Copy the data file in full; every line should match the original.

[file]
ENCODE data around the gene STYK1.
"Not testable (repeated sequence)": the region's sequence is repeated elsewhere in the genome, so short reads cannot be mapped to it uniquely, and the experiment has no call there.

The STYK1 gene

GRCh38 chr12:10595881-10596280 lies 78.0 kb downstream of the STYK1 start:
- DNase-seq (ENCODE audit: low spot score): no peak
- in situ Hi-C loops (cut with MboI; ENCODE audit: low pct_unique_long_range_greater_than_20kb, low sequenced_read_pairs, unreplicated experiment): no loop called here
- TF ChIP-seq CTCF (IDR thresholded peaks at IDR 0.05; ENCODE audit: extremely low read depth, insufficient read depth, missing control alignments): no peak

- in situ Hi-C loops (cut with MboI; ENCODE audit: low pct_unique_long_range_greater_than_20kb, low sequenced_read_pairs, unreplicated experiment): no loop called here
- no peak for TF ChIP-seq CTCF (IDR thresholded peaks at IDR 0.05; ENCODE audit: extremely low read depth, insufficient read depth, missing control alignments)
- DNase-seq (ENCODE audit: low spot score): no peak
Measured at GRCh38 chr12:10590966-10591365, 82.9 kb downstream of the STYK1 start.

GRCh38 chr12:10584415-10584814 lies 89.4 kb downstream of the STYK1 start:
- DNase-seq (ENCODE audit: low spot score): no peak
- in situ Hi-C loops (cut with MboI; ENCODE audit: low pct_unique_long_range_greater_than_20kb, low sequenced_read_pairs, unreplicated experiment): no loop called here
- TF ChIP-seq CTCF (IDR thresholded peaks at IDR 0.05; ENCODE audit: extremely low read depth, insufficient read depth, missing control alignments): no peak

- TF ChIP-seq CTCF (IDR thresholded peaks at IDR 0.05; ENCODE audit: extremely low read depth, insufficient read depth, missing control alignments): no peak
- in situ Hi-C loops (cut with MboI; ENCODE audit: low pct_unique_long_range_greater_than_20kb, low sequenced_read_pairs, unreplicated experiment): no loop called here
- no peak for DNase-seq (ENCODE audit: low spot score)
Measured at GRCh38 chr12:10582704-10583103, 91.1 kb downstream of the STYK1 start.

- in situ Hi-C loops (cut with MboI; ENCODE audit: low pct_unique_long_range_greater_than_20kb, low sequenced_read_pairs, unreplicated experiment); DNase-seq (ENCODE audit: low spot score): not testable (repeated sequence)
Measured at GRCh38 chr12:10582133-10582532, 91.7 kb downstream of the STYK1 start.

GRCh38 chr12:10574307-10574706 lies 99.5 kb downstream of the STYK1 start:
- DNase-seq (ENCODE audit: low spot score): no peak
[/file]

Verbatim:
ENCODE data around the gene STYK1.
"Not testable (repeated sequence)": the region's sequence is repeated elsewhere in the genome, so short reads cannot be mapped to it uniquely, and the experiment has no call there.

The STYK1 gene

GRCh38 chr12:10595881-10596280 lies 78.0 kb downstream of the STYK1 start:
- DNase-seq (ENCODE audit: low spot score): no peak
- in situ Hi-C loops (cut with MboI; ENCODE audit: low pct_unique_long_range_greater_than_20kb, low sequenced_read_pairs, unreplicated experiment): no loop called here
- TF ChIP-seq CTCF (IDR thresholded peaks at IDR 0.05; ENCODE audit: extremely low read depth, insufficient read depth, missing control alignments): no peak

- in situ Hi-C loops (cut with MboI; ENCODE audit: low pct_unique_long_range_greater_than_20kb, low sequenced_read_pairs, unreplicated experiment): no loop called here
- no peak for TF ChIP-seq CTCF (IDR thresholded peaks at IDR 0.05; ENCODE audit: extremely low read depth, insufficient read depth, missing control alignments)
- DNase-seq (ENCODE audit: low spot score): no peak
Measured at GRCh38 chr12:10590966-10591365, 82.9 kb downstream of the STYK1 start.

GRCh38 chr12:10584415-10584814 lies 89.4 kb downstream of the STYK1 start:
- DNase-seq (ENCODE audit: low spot score): no peak
- in situ Hi-C loops (cut with MboI; ENCODE audit: low pct_unique_long_range_greater_than_20kb, low sequenced_read_pairs, unreplicated experiment): no loop called here
- TF ChIP-seq CTCF (IDR thresholded peaks at IDR 0.05; ENCODE audit: extremely low read depth, insufficient read depth, missing control alignments): no peak

- TF ChIP-seq CTCF (IDR thresholded peaks at IDR 0.05; ENCODE audit: extremely low read depth, insufficient read depth, missing control alignments): no peak
- in situ Hi-C loops (cut with MboI; ENCODE audit: low pct_unique_long_range_greater_than_20kb, low sequenced_read_pairs, unreplicated experiment): no loop called here
- no peak for DNase-seq (ENCODE audit: low spot score)
Measured at GRCh38 chr12:10582704-10583103, 91.1 kb downstream of the STYK1 start.

- in situ Hi-C loops (cut with MboI; ENCODE audit: low pct_unique_long_range_greater_than_20kb, low sequenced_read_pairs, unreplicated experiment); DNase-seq (ENCODE audit: low spot score): not testable (repeated sequence)
Measured at GRCh38 chr12:10582133-10582532, 91.7 kb downstream of the STYK1 start.

GRCh38 chr12:10574307-10574706 lies 99.5 kb downstream of the STYK1 start:
- DNase-seq (ENCODE audit: low spot score): no peak